Melodrama is the rule in the Twilight movies, and at times the Eclipse soundtrack seems like the perfect musical accompaniment to a film with a flair for the sensational. The album opens with a somewhat bland, airy pop anthem from Canadian indie rock group Metric and the piano-heavy ballad “Neutron Star Collision (Love is Forever)” from Muse, who have been regular contributors to the saga’s soundtracks. After these, though, the album matures into a later stage of adolescence with contributions from Florence and the Machine (the haunting “Heavy in Your Arms”) and Sia’s beautiful vocals on “My Love,” draped over a sparse but melodic accompaniment of piano and strings.
The Twilight and New Moon soundtracks featured a surprising selection of alternative music’s figureheads, including Thom Yorke (Radiohead) and Ben Gibbard (Death Cab for Cutie). Eclipse continues this tradition, bringing in a charming folksy romp from London-based indie-pop group Fanfarlo (“Atlas”) and songs by The Black Keys, The Dead Weather, Beck, Bat for Lashes, Band of Horses and, of course, Vampire Weekend.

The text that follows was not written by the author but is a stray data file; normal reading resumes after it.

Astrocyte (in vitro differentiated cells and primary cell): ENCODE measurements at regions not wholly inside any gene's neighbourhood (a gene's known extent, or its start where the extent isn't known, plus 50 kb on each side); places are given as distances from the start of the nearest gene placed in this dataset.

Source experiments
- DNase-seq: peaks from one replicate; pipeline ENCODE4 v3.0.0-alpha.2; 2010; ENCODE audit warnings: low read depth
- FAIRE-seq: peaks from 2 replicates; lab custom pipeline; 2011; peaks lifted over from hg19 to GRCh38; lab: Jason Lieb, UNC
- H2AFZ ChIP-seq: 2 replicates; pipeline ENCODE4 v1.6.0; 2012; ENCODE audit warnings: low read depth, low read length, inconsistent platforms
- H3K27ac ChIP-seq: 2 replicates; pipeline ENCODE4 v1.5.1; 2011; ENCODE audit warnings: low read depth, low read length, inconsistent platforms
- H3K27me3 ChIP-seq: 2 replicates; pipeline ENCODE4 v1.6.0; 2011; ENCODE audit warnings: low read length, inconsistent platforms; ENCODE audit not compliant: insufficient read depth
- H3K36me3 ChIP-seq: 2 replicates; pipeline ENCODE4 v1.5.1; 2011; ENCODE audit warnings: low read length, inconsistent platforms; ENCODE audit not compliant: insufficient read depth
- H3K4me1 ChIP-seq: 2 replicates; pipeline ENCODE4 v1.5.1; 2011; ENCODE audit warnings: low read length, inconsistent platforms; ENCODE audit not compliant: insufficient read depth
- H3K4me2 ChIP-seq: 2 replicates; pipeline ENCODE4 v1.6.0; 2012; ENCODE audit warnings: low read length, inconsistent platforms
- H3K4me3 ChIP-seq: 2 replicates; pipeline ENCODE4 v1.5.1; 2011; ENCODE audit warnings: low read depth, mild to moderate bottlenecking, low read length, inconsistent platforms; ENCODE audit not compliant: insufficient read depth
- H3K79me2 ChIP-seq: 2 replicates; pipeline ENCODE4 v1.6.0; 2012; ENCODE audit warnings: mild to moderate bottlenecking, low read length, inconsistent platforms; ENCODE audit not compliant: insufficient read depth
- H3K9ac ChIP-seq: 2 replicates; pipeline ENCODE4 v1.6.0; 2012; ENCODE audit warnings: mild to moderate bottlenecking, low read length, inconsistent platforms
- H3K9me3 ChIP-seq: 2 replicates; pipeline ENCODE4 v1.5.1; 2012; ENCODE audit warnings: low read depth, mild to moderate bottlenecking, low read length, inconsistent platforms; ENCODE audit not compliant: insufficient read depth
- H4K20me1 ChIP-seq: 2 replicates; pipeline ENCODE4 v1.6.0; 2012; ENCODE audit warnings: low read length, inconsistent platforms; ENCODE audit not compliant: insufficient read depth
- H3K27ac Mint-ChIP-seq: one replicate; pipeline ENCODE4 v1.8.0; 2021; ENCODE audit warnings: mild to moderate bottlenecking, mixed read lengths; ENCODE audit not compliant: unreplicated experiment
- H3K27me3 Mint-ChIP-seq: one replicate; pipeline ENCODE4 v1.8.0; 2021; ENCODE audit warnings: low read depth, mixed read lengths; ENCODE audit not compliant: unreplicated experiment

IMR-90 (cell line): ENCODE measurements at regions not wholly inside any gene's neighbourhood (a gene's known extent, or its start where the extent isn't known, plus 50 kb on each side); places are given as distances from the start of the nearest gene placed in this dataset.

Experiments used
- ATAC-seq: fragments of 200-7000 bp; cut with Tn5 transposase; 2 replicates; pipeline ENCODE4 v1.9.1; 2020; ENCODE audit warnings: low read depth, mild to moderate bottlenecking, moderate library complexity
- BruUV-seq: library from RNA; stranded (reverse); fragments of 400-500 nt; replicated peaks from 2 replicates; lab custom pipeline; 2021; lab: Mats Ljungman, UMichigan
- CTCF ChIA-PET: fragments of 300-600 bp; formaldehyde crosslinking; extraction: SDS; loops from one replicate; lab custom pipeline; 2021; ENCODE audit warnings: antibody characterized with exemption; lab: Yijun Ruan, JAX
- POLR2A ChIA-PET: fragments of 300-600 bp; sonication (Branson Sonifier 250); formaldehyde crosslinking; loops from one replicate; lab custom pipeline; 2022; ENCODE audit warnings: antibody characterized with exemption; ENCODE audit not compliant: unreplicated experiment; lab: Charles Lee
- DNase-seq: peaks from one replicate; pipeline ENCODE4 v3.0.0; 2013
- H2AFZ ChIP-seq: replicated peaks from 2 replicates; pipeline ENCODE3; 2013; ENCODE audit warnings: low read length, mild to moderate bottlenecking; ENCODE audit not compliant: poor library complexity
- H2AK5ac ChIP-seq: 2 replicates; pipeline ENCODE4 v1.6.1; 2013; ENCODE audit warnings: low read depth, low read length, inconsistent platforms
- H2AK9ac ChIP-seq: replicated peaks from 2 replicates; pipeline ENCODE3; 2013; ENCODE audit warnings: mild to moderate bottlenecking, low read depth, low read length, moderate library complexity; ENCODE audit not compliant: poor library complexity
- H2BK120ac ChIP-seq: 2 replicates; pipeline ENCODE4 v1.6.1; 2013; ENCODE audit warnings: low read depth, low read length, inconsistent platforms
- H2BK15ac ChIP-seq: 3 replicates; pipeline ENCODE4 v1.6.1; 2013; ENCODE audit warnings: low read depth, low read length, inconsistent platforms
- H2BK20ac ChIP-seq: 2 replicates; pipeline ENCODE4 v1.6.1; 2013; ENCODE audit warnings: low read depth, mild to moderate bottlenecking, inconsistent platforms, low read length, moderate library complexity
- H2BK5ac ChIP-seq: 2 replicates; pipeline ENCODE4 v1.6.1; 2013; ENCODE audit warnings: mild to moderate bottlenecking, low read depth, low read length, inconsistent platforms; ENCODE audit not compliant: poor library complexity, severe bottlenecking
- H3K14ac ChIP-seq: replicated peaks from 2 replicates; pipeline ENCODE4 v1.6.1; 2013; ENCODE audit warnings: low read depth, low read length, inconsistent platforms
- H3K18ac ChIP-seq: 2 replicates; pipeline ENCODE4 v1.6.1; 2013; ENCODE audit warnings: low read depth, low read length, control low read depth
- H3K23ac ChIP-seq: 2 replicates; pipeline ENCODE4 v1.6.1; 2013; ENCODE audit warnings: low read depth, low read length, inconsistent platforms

A refreshing mid-record digression from the hormone-heavy world of sparkling vampires and teenage werewolves comes in the form of The Black Keys’ “Chop and Change.” Following their bluesy funk is a delightfully brooding bass line and the western-tumbleweed feel of The Dead Weather’s “Rolling in on a Burning Tire.” And while the songs from the Beck/Bat for Lashes team and Vampire Weekend may be less memorable than one would hope, they’re still worth a listen.
The album wraps up with another stylistic shift, moving to the nostalgic strumming of acoustic guitars and layers of floating vocals on the Band of Horses track “Life on Earth,” and a contemplative instrumental from composer Howard Shore (The Lord of the Rings), its bass arpeggios and gentle treble melody weaving a poignant piece of piano music. The Twilight series has earned itself a great deal of scoffing and derision, but its soundtracks shouldn’t be so easily dismissed.